curl \
  -H "Content-Type: application/json" \
  -X POST http://localhost:10787/branch/main/graphql \
  -d '{ "query": "query getMovie($title: String!) { Movie(filter: {title:{eq: $title}}) { id title }}", "variables": { "title": "The Batman" }, "globals": {"default::current_user": "04e52807-6835-4eaa-999b-952804ab40a5"}}'
{"data": {...}}

When using GET requests, any values for query, variables, globals, or operationName should be passed as query parameters in the URL.

curl \
  -H application/x-www-form-urlencoded \
  -X GET http://localhost:10787/branch/main/graphql \
  -G \
  --data-urlencode 'query=query getMovie($title: String!) { Movie(filter: {title:{eq: $title}}) { id title }}' \
  --data-urlencode 'variables={ "title": "The Batman" }'
    --data-urlencode 'globals={ "default::current_user": "04e52807-6835-4eaa-999b-952804ab40a5" }'
{"data": {...}}

The body of the response is JSON in the following format:

  "data": { ... },
  "errors": [
    { "message": "Error message"}, ...

Note that the errors field will only be present if some errors actually occurred.

Caution is advised when reading decimal or bigint values (mapped onto Decimal and Bigint GraphQL custom scalar types) using HTTP protocol because the results are provides in JSON format. The JSON specification does not have a limit on significant digits, so a decimal or a bigint number can be losslessly represented in JSON. However, JSON decoders in many languages will read all such numbers as some kind of of 32- or 64-bit number type, which may result in errors or precision loss. If such loss is unacceptable, then consider creating a computed property which casts the value into str and decoding it on the client side into a more appropriate type.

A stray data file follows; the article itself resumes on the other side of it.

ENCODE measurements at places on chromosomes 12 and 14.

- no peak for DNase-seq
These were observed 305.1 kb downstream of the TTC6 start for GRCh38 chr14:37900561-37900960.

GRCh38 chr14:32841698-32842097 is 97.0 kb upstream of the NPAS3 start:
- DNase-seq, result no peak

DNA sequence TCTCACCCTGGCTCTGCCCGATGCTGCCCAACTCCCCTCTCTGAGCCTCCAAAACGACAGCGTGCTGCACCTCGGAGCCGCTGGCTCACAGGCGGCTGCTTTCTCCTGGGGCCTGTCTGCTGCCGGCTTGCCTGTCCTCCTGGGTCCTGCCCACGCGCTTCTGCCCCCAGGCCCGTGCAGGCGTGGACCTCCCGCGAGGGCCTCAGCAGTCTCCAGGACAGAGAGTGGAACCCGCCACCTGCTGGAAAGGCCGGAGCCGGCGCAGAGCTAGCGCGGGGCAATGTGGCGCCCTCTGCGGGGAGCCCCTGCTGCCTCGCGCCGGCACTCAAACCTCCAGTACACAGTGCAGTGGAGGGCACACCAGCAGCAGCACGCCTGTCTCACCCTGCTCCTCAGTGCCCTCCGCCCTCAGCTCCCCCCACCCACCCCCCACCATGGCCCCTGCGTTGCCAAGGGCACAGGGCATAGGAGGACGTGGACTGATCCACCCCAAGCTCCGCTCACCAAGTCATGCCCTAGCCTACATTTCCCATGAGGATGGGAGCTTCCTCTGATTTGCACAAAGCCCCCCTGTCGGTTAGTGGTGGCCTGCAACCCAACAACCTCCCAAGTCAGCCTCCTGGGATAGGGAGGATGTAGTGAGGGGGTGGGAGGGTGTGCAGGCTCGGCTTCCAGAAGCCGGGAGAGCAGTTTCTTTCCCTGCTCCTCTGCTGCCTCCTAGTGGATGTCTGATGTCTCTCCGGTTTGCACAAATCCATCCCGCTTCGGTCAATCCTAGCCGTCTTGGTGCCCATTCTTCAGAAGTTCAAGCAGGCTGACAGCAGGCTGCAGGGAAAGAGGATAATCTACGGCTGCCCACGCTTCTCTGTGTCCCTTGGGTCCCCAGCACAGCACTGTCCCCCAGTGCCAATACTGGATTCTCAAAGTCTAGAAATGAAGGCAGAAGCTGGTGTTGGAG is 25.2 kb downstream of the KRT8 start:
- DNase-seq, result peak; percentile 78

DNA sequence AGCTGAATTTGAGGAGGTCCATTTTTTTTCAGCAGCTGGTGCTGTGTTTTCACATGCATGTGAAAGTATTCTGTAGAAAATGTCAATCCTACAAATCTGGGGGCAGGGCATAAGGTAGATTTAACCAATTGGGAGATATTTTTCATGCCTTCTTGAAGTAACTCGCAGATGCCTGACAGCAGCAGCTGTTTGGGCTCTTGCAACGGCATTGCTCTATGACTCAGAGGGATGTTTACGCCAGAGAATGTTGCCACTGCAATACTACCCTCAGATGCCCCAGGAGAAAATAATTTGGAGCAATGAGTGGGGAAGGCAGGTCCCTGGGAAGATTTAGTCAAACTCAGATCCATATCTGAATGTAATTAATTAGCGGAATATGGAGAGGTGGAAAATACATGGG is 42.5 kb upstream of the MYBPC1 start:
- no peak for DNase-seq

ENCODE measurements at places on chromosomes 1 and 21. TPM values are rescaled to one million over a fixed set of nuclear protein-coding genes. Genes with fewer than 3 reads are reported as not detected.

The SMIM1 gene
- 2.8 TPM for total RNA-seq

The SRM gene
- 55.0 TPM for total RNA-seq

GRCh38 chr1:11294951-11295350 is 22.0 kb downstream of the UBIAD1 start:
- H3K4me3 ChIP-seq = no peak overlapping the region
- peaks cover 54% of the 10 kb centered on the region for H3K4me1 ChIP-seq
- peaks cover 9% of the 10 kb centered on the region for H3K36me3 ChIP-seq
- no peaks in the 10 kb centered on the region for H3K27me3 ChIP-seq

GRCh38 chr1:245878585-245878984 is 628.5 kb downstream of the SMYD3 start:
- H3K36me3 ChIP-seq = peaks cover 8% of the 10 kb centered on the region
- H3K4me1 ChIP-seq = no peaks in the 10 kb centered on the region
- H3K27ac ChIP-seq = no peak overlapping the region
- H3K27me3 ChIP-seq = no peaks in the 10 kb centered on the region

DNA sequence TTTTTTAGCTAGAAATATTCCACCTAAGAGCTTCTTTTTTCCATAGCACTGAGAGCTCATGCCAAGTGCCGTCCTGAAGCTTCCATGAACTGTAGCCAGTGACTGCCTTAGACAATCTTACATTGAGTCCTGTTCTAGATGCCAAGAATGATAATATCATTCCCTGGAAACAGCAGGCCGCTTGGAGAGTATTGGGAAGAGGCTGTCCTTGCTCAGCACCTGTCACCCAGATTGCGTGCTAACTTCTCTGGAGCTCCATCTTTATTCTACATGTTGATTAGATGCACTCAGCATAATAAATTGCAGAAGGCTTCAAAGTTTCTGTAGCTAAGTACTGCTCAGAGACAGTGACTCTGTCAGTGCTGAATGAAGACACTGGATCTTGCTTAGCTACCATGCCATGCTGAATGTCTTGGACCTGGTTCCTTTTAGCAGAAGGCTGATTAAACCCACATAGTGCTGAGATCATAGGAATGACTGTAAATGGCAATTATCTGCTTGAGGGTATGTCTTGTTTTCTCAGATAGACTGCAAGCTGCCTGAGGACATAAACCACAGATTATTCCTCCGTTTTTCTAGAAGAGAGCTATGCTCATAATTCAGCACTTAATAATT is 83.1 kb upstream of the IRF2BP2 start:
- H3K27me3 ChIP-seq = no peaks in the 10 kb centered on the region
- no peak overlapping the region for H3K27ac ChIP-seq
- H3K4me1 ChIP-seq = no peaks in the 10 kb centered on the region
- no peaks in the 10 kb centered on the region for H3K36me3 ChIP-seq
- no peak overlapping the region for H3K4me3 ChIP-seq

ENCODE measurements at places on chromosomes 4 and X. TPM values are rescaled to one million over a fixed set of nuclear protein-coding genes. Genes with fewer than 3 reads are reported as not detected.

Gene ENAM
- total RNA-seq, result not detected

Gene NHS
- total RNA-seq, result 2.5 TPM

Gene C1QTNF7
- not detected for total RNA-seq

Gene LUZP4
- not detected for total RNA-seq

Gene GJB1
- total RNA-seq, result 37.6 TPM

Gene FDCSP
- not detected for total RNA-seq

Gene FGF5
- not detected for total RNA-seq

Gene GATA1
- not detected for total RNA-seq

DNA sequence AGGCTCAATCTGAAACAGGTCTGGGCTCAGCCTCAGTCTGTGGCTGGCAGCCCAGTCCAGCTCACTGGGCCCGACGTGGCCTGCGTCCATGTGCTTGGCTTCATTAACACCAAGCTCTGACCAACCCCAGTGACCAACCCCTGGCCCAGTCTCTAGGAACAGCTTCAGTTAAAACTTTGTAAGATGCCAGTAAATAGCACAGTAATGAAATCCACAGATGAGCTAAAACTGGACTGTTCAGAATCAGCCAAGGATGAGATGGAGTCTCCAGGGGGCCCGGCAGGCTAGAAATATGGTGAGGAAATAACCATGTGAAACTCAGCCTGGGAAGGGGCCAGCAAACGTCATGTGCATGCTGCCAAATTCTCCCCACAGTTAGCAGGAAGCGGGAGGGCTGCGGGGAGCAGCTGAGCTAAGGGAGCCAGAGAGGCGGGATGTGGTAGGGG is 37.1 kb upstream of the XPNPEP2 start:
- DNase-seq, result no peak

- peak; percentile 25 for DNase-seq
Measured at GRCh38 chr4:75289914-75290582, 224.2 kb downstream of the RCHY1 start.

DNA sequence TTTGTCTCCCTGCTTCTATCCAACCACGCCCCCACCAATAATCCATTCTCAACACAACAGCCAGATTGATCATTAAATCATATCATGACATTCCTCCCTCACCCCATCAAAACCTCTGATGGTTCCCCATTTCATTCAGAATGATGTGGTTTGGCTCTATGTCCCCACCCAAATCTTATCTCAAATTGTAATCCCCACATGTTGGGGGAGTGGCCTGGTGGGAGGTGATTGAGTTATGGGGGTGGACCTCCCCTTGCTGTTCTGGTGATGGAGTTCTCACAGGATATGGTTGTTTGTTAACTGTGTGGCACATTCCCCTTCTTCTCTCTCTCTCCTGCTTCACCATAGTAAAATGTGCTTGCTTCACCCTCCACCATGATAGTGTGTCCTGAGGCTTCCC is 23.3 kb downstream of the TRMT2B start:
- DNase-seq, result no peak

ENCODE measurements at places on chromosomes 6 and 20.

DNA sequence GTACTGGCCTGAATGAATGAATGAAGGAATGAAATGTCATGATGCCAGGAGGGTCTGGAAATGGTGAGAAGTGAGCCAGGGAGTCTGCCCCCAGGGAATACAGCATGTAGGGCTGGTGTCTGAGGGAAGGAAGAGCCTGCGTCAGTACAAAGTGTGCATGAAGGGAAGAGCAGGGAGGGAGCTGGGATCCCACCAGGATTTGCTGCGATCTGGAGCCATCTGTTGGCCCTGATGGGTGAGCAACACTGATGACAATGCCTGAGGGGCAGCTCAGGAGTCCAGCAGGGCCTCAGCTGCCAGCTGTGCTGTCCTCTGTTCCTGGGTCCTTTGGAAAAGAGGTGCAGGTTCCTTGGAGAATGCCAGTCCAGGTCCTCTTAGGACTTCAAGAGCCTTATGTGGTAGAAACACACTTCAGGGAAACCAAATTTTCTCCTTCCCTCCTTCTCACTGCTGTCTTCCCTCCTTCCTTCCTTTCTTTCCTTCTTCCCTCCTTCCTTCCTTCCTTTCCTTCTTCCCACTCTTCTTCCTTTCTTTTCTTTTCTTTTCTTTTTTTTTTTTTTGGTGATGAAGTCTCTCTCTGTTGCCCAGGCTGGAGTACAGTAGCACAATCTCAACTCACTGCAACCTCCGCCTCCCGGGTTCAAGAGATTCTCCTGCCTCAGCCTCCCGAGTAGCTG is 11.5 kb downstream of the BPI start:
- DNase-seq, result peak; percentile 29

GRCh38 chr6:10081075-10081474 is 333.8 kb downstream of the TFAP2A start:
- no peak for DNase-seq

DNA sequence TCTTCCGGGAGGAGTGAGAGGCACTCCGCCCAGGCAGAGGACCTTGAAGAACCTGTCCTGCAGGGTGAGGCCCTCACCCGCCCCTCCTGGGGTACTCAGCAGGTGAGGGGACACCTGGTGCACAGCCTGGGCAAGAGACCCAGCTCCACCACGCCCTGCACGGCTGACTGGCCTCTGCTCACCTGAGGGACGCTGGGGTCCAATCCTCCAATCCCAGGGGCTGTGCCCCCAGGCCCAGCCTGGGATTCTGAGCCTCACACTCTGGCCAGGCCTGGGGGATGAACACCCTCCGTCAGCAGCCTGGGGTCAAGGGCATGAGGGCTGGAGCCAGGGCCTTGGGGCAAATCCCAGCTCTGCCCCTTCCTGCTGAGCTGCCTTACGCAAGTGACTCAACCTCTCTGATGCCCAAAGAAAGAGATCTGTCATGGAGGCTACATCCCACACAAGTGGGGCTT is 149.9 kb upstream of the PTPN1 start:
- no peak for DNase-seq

We provide this GraphQL extension to support users who are accustomed to writing queries in GraphQL. That said, GraphQL is quite limited and verbose relative to EdgeQL.

There are also some additional limitations:

  • Variables can only correspond to scalar types; you can’t use GraphQL input types. Under the hood, query variables are mapped onto EdgeQL parameters, which only support scalar types.

    As a consequence of this, you must declare top-level variables for each property for a GraphQL insertion mutation, which can make queries more verbose.

  • Due to the differences between EdgeQL and GraphQL syntax, enum types which have values that cannot be represented as GraphQL identifiers (e.g. `N/A` or `NOT APPLICABLE`) cannot be properly reflected into GraphQL enums.

  • Inserting or updating tuple properties is not yet supported.

  • Link properties are not reflected, as GraphQL has no such concept.

  • Every non-abstract EdgeDB object type is simultaneously an interface and an object in terms of the GraphQL type system, which means that, for every one object type name, two names are needed in reflected GraphQL. This potentially results in name clashes if the convention of using camel-case names for user types is not followed in EdgeDB.